The magnetic speed sensors 68A, 68B each include a magnet, not shown, that is sufficiently sensitive for a magnetic attraction to form when a single tooth of the 60-tooth gear 66A, 66B is immediately adjacent to the magnet. As the gear moth rotates away and before the next tooth is aligned with the magnet, the magnetic attraction is lost momentarily. Such magnetic pulses are converted to electrical signals that are conveyed to the computer 32A, 32B along signal lines 70A, 70B, with a pulse rate of sixty pulses per rotation of the gear 66A, 66B. The signals are processed by the computer 32A, 32B to determine motor 28A, 28B speed in rotations per minute (rpm) of the drive shaft 62A, 62B. A person skilled in the art would be able to substitute equivalent means for the 60tooth gear 66A, 66B that would allow the same calculation of motor speed.

Respective signal lines 72A, 72B are provided between the computers 32A, 32B and the motors 28A, 28B for sending feedback signals that control motor 28A, 28B speed. Signal line 74 is provided between the computers 32A, 32B for control signals as described below.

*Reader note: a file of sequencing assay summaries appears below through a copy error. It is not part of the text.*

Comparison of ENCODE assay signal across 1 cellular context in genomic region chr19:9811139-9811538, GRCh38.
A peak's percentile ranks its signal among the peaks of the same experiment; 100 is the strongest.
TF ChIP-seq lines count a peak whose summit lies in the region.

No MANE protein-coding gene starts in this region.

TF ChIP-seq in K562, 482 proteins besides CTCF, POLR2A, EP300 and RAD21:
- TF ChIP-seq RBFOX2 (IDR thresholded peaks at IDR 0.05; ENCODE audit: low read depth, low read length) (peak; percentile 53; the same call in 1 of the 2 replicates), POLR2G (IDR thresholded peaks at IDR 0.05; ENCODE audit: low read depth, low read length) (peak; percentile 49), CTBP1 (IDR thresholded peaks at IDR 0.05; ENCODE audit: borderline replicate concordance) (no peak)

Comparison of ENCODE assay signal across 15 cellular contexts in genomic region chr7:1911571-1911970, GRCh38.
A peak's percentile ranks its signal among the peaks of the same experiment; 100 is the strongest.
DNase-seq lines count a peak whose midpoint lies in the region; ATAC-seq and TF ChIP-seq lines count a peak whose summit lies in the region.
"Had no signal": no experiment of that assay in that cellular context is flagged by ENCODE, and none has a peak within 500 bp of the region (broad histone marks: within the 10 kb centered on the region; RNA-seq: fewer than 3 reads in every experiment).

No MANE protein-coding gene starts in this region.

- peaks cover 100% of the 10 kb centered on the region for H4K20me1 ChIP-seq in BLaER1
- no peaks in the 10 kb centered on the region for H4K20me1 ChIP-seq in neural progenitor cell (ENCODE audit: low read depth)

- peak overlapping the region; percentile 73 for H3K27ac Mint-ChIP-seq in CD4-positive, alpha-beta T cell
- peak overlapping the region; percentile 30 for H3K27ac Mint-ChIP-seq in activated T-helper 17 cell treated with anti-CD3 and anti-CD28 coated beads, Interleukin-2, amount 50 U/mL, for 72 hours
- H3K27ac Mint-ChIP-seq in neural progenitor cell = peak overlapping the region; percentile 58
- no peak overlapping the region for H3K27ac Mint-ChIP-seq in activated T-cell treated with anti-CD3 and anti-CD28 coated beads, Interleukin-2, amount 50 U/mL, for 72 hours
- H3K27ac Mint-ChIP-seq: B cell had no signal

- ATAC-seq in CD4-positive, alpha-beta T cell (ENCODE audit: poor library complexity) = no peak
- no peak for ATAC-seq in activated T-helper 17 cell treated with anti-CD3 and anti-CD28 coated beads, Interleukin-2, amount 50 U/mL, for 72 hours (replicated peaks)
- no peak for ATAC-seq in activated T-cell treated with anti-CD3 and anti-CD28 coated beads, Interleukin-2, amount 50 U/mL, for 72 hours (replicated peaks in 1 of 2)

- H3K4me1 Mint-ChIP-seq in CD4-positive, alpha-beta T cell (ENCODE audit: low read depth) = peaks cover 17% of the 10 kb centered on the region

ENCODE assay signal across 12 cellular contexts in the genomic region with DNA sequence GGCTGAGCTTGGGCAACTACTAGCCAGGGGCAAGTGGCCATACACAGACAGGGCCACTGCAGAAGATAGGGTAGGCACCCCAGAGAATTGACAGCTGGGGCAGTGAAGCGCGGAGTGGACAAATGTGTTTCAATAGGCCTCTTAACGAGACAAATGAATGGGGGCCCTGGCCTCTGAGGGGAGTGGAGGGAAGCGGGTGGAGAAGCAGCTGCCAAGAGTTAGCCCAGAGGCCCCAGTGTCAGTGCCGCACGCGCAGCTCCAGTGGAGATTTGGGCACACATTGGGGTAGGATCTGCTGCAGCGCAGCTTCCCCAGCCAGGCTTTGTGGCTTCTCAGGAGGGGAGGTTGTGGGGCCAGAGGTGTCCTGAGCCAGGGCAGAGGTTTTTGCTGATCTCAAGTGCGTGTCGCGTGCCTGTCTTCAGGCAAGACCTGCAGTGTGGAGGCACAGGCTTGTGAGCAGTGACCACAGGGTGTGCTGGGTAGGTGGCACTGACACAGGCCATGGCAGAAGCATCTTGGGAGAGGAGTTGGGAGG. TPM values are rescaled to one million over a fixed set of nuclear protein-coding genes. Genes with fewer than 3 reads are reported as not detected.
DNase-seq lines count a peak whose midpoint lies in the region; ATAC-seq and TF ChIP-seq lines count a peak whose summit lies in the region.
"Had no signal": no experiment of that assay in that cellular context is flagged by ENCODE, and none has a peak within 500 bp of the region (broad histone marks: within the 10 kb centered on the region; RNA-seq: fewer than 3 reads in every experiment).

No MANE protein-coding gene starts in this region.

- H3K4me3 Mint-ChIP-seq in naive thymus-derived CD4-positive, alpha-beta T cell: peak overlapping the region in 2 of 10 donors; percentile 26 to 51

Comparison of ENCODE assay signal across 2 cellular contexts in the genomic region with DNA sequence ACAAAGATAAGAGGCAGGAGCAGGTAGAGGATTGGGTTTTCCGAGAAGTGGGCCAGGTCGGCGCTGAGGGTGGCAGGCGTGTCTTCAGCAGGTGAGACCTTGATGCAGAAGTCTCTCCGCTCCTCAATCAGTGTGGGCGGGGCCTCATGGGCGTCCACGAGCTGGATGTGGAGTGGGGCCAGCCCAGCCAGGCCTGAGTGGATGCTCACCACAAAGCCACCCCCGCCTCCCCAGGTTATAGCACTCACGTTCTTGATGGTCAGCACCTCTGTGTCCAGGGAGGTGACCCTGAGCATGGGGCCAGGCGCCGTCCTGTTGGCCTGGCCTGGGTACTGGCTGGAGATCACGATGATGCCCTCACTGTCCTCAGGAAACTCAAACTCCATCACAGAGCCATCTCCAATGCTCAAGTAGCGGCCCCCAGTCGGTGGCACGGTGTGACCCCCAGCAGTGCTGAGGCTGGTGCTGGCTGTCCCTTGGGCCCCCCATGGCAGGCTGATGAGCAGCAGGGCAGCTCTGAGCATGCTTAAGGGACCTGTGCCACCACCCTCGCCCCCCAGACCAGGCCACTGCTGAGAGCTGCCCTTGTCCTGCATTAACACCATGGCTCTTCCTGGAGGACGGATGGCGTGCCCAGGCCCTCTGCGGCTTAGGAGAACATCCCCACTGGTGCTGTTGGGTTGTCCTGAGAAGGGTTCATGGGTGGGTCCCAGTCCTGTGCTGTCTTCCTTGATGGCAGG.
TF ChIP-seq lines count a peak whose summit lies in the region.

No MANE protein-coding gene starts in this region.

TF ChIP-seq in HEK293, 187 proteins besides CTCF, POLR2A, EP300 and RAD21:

Each computer 32A, 32B has an LED display screen 76A, 76B and a numeric keypad 78A, 78B. Specific functions or programs can be utilized using the keypad 78A, 78B, with a corresponding display of a numeric value on the screen 76A, 76B. For example, actual motor 28A, 28B speed as calculated from a signal sent by the speed sensing means 30A, 30B can be displayed. Moreover, parameters can be selected, such as the ratio of speeds between the motors 28A, 28B.

The computers 32A, 32B are programmed in a master-slave relationship. In this embodiment of the invention, the computer 32B is the master and the computer 32A is the slave. In its default setting, the master computer 32B displays the actual rotation speed of the master motor 28B as a fraction or percentage of the maximum speed (rpm) of which the motor 28B is capable. This value is selected by an operator. The slave computer 32A, in its default setting, is programmed to display the fraction or percentage of the actual master motor 28B speed at which the slave motor 28A turns. That is, it displays the ratio of the two motors speeds, which value has also been selected. This ratio is generally constant during the operation of the delivery system 20; however, the slave computer 32A is preferably programmed and the delivery system 20 adapted so that the ratio may be changed during operation of the system 20, if desired.